Our projects attempt to build trust and confidence through transparency, the foundation of election administration.  Therefore, we (1) attempt to assess the quality of election administration through an audit of the various voter data bases generated for the 2022 election in New Mexico including the Voter Registration File (VRF), the E-Poll Book file (EPB) the Absentee Voter File (AVF), and the New Mexico canvass, (2) examine differences in machine counting in a double audit of all the ballots in Leon County, Florida, and (3) provide a continuation of the New Mexico Election Study and the start-up of the Florida Election Study. 

  • Justin de Benedictis-Kessner, Jose Altamirano, Austin Boral, and Madeleine Smith. Civic Roundtable: Retaining Election Officials In A Time Of Uncertainty.

This project seeks to assess this question through an in-depth analysis of several states. We intend to produce: (1) systemic documentation of states' capacity needs, (2) an assessment of the value of inter- and intra-state peer communities to LEOs throughout the election cycle, (3) a focus on individual practitioners to drill down into motivations and roadblocks.

This research will revolve around the direct experience of those on the frontlines in a critical moment for the future of elections. Use of the Civic Roundtable platform, an online tool for LEOs to connect and share best practices, will give direct insights into challenges and strategies implemented on the frontlines in real-time. Through user analytics, engagement metrics, live polling & survey features, the platform will surface strategies LEOs are actively using to combat misinformation, build institutional capacity, manage poll workers/the voter experience, and implement learnings from 2020.

  • Paul Gronke and Paul Manson. The Local Election Official Survey Program: Supporting and Advancing a Scientific and Community Resource to Understand the Evolving Role of Local Election Administrators.

EVIC will be conducting the 2023 Survey of Local Election Officials. This Survey expands upon EVIC's marquee research over five years studying the impact of the evolving election environment on the job experiences, departures, and responses of LEOs. EVIC proposes three innovations to help understand the effects of the 2020 and 2022 elections on LEOs and on election administration.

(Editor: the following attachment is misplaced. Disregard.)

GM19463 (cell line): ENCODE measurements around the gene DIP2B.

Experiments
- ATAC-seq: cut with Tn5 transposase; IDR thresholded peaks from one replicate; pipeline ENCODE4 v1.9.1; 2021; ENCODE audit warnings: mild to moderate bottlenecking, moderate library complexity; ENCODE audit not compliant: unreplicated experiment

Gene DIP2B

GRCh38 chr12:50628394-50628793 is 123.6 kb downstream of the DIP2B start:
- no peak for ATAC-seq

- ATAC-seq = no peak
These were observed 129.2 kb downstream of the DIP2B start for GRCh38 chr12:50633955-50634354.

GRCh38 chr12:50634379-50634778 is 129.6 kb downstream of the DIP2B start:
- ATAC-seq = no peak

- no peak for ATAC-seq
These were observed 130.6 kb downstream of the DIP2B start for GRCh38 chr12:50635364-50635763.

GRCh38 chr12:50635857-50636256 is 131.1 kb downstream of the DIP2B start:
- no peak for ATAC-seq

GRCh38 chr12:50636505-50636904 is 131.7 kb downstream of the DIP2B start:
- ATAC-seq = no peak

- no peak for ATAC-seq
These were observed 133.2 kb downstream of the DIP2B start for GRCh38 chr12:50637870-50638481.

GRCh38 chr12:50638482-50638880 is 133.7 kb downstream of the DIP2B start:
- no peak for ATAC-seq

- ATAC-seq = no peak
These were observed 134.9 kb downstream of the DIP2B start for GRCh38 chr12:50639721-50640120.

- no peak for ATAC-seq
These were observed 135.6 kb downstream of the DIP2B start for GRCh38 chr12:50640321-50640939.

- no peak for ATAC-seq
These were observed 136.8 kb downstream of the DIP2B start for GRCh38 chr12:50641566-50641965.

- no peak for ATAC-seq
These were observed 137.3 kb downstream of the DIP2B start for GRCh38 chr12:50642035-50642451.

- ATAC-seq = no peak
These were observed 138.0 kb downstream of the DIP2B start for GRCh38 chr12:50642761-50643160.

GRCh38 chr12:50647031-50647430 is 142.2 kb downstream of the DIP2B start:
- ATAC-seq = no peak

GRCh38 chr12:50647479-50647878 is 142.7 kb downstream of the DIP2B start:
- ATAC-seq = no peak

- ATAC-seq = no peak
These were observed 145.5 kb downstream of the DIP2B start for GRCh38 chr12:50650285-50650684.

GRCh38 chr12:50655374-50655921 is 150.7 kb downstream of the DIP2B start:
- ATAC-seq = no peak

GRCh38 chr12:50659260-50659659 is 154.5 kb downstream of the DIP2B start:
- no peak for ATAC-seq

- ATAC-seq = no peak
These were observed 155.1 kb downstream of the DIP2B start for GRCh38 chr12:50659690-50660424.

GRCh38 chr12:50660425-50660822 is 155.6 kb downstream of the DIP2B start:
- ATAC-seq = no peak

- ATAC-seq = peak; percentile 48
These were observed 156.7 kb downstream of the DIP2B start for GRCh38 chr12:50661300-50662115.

First, new survey items complement an existing time series of information about the LEO job environment and provide unique insights into the "great resignation" and important corollary issues of staff recruitment, retention, and composition. Second, in-depth interviews with LEOs at different points in their careers provide nuance and detail to survey results. Third, a comprehensive list of the LEO population and jurisdictions will be disseminated, with code for updates, as a public resource to spur research and increase public understanding of local elections and the people who conduct them.

  • Trey Hood. Gauging the Effects of SB 202 on Non-Precinct Voting in Georgia.

In the aftermath of the 2020 election-cycle the Georgia General Assembly passed an omnibus election-reform bill known as SB 202. Since becoming law, SB 202 remains controversial among many in the state who view the measure as potentially acting to suppress voter turnout. Among the provisions in SB 202 are those that affect non-precinct voting (absentee by mail and early in-person).

This project is designed to study the effects on non-precinct voting brought about through implementation of SB 202 during the 2022 general election. Research will proceed along three fronts: collection and analysis of administrative data related to non-precinct voting; a telephone survey of 2022 non-precinct voters in Georgia; and a mixed-mode survey of county election officials. Results will be disseminated to the Georgia Secretary of State and the Georgia Association of Voter Registration and Election Officials, as well as various academic journal outlets. 

  • Seo-young Silvia Kim, Bernard Fraga, and Daron Shaw. Leveraging Historical Voter Files as Accurate Measures of Who Votes: Analyzing and Disseminating Voter File Data to Enhance Understanding of Elections.

Voter files are essential tools for election administrators, campaigns, and, increasingly, election researchers. With changes to election laws due to and in the wake of the COVID-19 pandemic, however, individual-level records of who registers, who votes, and how individuals vote are under increased scrutiny and heightened demand from the public. We plan to acquire, analyze, and develop best practices related to voter file data, constructing a multi-state historical voter file that can be used by academics and election administrators to better understand the impact of ongoing and future changes to election procedures.